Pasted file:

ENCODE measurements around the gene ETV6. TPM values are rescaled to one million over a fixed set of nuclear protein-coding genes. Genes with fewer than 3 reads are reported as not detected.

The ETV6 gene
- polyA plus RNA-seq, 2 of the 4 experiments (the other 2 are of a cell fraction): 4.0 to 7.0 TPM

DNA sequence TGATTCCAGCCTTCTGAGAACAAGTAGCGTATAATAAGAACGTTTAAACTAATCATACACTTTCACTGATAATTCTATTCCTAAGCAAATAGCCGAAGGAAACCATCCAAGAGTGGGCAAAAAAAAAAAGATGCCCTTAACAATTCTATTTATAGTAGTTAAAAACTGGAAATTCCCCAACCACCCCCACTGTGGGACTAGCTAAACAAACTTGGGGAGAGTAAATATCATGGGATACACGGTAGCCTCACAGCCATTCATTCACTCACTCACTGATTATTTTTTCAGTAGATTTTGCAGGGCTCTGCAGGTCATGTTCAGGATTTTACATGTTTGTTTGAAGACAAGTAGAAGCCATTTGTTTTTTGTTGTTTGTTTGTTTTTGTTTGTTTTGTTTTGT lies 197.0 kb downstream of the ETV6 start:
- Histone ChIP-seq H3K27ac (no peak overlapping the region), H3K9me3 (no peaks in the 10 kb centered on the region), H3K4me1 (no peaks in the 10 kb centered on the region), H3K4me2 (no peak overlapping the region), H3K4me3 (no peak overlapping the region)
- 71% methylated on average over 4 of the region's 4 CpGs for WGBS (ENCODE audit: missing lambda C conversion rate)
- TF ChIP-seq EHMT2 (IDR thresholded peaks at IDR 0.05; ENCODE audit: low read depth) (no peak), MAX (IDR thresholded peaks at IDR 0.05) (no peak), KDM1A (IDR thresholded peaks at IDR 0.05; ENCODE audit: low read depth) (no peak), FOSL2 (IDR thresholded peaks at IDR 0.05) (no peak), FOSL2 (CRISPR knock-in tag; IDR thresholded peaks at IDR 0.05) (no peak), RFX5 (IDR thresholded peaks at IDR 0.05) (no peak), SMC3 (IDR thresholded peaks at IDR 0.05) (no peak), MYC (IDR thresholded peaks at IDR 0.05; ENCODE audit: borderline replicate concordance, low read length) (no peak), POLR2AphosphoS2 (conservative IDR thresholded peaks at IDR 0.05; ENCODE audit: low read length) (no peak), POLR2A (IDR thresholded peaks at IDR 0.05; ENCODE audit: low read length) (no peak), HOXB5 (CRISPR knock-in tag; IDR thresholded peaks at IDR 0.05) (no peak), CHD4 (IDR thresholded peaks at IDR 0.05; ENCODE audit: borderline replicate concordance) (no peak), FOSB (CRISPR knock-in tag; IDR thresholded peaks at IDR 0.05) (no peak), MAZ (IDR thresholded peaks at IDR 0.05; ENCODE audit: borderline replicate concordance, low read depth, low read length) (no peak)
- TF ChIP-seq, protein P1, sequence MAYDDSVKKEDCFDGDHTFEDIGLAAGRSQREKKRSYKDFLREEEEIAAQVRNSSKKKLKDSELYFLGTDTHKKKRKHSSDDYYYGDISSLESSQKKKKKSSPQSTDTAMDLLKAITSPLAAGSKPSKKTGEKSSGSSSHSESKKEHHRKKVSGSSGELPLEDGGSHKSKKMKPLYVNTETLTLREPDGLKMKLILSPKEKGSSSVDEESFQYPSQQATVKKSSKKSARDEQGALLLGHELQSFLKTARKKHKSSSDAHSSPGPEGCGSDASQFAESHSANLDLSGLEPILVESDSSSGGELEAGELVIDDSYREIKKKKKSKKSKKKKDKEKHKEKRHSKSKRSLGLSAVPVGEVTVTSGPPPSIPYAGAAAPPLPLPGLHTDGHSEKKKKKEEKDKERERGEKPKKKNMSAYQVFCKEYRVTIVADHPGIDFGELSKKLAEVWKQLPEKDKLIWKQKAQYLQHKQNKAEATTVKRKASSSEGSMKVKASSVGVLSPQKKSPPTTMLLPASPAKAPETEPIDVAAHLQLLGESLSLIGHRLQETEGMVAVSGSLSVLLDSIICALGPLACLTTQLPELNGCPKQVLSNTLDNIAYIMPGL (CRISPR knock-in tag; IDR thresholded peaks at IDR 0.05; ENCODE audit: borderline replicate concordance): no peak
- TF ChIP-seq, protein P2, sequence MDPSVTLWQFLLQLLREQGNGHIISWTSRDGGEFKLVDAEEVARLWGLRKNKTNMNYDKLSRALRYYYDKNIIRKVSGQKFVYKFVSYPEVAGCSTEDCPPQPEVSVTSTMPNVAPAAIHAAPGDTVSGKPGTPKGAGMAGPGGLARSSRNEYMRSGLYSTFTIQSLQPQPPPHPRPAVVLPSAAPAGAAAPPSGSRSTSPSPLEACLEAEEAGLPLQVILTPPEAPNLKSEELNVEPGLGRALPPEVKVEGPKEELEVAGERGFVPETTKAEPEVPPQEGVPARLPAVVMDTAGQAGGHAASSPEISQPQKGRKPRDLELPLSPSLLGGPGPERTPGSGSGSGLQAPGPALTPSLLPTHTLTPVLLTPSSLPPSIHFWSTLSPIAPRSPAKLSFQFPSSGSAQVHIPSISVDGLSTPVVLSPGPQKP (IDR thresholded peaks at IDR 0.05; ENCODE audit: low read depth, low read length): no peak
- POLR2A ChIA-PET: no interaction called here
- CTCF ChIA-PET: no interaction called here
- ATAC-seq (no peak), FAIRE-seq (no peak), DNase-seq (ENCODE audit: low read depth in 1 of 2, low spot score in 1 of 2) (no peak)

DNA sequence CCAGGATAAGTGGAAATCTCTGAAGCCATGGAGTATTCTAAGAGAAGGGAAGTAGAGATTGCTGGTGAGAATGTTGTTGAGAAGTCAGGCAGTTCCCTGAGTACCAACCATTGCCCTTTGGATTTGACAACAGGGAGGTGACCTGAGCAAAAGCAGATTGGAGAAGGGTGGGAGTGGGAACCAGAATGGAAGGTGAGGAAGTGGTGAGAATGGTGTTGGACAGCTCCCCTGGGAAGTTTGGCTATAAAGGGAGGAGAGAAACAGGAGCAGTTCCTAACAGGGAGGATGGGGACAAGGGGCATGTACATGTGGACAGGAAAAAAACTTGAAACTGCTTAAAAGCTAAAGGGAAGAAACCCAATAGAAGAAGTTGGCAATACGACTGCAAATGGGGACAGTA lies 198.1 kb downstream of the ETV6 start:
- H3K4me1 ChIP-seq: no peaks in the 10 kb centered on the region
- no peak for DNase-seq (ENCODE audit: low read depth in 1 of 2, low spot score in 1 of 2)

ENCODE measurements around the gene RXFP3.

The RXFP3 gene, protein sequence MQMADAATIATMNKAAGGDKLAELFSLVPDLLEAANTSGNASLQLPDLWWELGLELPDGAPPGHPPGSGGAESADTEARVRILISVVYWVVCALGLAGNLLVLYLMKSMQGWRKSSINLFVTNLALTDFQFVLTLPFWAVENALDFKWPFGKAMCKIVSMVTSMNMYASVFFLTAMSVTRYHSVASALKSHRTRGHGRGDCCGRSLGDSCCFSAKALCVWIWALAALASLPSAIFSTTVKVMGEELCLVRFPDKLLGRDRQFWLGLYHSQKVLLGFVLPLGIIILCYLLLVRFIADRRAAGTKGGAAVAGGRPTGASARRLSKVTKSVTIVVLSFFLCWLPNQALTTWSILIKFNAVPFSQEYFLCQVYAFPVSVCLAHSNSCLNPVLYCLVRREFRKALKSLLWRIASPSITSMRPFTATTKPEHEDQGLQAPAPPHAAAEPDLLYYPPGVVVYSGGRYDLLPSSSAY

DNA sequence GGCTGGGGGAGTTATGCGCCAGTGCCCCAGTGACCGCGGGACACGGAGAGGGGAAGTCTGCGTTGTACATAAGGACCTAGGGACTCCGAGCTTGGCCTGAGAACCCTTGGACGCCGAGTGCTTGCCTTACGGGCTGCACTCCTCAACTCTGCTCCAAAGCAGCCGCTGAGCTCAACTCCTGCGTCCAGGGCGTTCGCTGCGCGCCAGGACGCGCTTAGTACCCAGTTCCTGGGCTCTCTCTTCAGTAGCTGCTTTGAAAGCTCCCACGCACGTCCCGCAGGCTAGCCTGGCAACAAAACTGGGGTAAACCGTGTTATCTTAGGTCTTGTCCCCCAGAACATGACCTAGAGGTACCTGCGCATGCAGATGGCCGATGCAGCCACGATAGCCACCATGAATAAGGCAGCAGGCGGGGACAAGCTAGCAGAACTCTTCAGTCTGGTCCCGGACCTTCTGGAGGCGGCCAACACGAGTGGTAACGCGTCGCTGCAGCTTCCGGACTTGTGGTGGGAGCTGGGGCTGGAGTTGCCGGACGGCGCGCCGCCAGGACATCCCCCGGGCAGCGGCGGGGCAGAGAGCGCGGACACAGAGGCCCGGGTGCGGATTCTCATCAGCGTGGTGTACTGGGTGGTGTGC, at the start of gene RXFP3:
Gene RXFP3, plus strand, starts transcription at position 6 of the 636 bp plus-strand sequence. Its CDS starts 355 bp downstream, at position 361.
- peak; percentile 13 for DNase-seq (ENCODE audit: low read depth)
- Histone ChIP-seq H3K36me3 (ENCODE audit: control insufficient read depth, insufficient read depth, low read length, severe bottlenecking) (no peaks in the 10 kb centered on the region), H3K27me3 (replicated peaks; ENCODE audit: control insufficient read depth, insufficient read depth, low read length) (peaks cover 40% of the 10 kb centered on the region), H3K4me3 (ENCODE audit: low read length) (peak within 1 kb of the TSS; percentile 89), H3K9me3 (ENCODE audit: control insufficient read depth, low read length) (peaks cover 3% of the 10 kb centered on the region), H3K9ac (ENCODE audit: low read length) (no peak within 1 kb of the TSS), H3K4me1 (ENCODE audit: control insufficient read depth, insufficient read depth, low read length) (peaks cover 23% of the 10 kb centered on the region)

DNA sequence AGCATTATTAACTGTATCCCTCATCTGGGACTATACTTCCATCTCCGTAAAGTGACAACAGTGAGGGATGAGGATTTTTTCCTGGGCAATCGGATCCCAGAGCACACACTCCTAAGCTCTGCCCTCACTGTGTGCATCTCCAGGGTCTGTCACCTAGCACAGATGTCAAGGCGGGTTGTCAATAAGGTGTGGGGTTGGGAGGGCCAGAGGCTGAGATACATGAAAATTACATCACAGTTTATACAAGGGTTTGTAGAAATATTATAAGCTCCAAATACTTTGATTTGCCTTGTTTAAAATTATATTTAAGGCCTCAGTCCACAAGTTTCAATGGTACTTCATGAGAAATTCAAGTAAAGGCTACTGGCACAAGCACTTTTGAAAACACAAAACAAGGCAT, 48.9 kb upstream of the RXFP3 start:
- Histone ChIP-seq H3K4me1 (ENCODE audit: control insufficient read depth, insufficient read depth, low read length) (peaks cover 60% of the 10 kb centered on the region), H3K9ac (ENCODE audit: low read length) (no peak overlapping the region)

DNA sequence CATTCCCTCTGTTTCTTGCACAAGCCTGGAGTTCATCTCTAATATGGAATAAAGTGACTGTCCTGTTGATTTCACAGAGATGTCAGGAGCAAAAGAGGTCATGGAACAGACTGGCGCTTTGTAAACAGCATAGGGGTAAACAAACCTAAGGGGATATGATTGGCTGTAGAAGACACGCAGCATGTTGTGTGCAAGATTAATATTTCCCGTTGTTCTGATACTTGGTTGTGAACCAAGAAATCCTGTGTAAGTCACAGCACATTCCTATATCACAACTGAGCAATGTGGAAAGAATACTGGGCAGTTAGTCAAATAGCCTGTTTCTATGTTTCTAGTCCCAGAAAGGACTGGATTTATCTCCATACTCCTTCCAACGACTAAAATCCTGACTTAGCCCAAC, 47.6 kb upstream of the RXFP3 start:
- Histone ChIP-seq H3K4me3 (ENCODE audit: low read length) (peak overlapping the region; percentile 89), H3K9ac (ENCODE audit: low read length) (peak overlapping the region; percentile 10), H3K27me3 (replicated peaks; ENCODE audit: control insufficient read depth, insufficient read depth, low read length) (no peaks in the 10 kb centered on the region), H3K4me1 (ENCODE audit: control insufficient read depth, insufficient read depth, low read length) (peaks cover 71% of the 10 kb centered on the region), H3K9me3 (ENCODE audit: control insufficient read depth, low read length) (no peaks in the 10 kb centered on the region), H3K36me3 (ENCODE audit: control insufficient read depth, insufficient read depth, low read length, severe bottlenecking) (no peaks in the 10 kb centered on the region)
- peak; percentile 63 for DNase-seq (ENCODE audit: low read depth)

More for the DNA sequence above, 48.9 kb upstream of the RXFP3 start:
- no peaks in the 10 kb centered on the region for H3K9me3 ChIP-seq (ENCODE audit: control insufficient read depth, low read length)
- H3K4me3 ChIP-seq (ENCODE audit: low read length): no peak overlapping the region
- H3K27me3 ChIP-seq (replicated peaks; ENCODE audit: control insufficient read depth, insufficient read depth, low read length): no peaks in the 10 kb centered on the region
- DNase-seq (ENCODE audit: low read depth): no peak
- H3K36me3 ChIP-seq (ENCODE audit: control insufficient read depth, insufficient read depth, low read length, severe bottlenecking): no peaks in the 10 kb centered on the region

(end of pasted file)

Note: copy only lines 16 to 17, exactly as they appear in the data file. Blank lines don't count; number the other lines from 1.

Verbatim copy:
ENCODE measurements around the gene RXFP3.

The RXFP3 gene, protein sequence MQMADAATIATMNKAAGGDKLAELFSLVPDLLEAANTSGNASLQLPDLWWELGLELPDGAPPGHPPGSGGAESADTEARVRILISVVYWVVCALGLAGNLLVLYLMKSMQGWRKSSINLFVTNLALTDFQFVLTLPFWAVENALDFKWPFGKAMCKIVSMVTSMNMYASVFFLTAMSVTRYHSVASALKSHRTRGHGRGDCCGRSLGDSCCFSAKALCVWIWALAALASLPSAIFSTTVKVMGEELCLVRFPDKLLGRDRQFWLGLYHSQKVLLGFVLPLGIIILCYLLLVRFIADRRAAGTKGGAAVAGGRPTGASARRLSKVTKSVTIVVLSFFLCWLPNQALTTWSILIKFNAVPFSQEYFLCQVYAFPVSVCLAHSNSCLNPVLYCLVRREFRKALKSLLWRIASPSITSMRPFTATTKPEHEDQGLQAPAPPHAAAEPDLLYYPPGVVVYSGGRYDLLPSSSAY